* CeCe Moore was named 2014 Genealogist of the Year at the conference. Some of you may know her from the television series by Henry Louis Gates, Jr., Finding Your Roots, where she is a consultant for the DNA portion. CeCe's presentation was on a surprising success story from mitochondrial DNA. Much of her contribution to the show ended up edited out, but she showed an unedited version. She has long been a strong advocate of autosomal testing, using it in her own practice to help people discover their ancestry, including those who were adopted, with scant knowledge of their biological ancestry. Generally, mitochondrial testing reveals ancient maternal ancestry. It can be quite interesting to see where your female ancestry traces back to, but may have limited relevance for genealogists. Her example showed that the full mitochondrial testing (HVR1 and HVR2) was so specific for her client that it was able to target a narrow population of people. In effect, those results had significant genealogical relevance. She learned that even though something of ancestral significance doesn't show up with the HVR1 testing, it may show up in the HVR2 testing, which has a greater chance of identifying more recent generations.

* Robert Baber gave a presentation of his analysis of STR's in his own Baber Project. Although he was working with a small sample size, limited number of test kits from which to make his comparisons, he did have some interesting things to contribute to the analysis of STRs in a family surname project. Of course, this is one thing we are constantly working on in the Kenyon Project - looking to further understand the ancestry of Kenyon members within the project, connecting each with a most recent common ancestor. He reduced the Y-DNA Marker Table to a Mutation Graph, showing only the STRs which have mutated. It makes it much easier to look at and analyze the mutation paths, by getting rid of the STRs which have remained the same over many generations. By this, he formulated certain "conjectures" that certain people were related to a common ancestor through a given path of ancestry. With the addition of a new test kit into his project, he discovered that one of his conjectures was false. This led him to reconstruct his thinking. He went back further in time to look at haplogroups 1500 years ago, pre-family surnames, and even included other surnames in his reconstruction. From this, he moved forward in time. This has significance to the Kenyon Project in our attempt to look at the mutations within the project and constructing common ancestors and path of ancestry. Of course, our working assumption is that the Kenyon Surname started in England. One thing that stuck out from Robert's presentation, the results in each new test kit can be the "fly in the ointment," which can either reinforce the current hypothesis or add a whole new wrinkle which needs to be accounted for in the analysis. Each new test kit is valuable to the Kenyon project as it adds more data, another piece of the puzzle, and hopefully will provide a clearer picture of ancestral lineage.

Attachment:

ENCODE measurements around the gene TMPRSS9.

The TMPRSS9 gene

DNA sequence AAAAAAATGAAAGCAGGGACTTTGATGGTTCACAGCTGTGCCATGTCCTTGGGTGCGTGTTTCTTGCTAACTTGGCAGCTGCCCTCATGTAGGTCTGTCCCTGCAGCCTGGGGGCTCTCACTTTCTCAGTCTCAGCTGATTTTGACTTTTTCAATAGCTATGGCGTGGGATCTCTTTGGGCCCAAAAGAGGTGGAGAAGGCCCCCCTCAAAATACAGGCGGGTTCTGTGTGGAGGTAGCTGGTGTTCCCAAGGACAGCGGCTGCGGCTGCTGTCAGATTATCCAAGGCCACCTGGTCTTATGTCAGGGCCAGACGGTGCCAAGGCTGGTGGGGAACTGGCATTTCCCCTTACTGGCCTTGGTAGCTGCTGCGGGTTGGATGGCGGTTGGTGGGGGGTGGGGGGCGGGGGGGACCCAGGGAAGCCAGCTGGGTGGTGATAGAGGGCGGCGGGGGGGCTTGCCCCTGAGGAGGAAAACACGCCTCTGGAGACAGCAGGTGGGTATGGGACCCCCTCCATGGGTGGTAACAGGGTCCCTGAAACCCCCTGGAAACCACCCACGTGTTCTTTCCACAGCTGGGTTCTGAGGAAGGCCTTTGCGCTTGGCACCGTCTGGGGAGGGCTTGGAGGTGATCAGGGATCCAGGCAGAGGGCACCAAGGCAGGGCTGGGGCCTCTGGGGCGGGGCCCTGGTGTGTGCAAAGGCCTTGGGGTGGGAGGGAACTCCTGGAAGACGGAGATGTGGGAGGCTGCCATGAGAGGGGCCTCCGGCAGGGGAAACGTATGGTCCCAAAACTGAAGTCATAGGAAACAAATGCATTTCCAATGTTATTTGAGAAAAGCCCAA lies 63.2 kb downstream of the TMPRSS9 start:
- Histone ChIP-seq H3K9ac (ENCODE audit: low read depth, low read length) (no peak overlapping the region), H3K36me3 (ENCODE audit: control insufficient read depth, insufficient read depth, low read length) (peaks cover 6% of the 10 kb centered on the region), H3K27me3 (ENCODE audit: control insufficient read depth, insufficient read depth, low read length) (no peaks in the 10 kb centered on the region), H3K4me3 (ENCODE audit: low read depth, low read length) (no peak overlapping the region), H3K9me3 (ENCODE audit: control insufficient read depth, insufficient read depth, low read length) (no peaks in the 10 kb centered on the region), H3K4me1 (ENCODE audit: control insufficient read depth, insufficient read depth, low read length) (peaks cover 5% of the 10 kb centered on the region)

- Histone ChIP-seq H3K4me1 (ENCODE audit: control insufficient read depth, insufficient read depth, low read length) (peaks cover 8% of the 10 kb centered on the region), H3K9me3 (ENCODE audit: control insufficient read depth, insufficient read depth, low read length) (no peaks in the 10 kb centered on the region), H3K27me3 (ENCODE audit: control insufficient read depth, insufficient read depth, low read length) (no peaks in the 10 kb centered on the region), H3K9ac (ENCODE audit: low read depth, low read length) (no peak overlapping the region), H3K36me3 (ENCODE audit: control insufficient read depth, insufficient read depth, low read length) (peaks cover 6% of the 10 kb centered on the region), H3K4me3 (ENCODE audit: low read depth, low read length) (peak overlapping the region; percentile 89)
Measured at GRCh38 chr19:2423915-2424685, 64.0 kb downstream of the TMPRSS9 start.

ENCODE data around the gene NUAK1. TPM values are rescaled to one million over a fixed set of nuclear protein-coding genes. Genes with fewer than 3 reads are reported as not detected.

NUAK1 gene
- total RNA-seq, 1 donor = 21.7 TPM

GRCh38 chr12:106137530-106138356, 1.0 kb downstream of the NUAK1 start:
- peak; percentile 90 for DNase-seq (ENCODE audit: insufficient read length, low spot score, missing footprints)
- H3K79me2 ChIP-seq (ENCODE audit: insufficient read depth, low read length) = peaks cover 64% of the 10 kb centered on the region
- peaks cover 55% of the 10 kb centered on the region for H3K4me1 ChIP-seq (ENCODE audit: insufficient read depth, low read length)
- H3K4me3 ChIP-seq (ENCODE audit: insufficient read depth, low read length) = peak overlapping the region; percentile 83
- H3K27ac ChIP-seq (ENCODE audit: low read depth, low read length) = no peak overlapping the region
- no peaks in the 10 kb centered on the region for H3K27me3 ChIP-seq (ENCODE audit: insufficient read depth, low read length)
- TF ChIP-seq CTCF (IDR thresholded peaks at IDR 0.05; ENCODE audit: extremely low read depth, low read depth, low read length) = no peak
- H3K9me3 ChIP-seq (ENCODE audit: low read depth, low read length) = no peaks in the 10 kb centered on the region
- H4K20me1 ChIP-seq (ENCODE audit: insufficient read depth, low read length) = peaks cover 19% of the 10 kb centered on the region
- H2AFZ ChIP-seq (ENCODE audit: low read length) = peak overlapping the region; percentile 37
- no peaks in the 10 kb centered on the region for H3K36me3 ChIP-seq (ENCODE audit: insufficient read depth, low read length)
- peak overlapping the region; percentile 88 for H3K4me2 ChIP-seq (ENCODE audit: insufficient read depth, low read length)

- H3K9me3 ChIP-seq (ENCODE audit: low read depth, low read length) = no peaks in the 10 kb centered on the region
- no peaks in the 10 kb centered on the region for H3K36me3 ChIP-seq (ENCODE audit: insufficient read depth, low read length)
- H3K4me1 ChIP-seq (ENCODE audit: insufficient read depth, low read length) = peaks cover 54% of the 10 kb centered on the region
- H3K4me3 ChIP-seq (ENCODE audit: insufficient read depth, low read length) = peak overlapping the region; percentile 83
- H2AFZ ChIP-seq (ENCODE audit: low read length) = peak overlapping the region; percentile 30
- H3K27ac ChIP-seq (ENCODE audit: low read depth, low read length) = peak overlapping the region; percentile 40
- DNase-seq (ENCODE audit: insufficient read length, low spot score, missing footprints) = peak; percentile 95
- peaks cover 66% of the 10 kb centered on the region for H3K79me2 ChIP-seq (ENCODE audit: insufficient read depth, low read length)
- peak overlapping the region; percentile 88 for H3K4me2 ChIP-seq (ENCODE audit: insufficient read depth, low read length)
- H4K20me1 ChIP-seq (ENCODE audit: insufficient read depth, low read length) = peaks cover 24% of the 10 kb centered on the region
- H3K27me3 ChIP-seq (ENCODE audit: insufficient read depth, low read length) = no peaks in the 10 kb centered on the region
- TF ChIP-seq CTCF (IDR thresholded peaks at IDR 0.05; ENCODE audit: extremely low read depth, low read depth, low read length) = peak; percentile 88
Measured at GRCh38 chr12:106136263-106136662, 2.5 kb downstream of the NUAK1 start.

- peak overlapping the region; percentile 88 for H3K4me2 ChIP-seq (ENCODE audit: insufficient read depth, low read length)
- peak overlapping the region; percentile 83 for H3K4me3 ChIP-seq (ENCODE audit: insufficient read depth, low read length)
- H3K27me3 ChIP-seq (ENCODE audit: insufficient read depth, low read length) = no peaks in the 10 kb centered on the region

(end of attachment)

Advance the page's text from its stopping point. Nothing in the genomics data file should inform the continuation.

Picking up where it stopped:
Group News:


If you haven't checked it out, FTDNA has been offering free Webinars in its learning center. Each webinar is about 60 to 90 minutes in length. There are several webinars on Y-DNA in the archives. You can click on one of these at anytime. We highly recommend, Family Tree DNA Results Explained: Y-DNA Markers, Matching, and Genealogy. There are also webinars on haplogroups, advanced topics, success stories, the Big-Y, and the 2014 Y-DNA Haplotree. Those are just the ones on Y-DNA testing!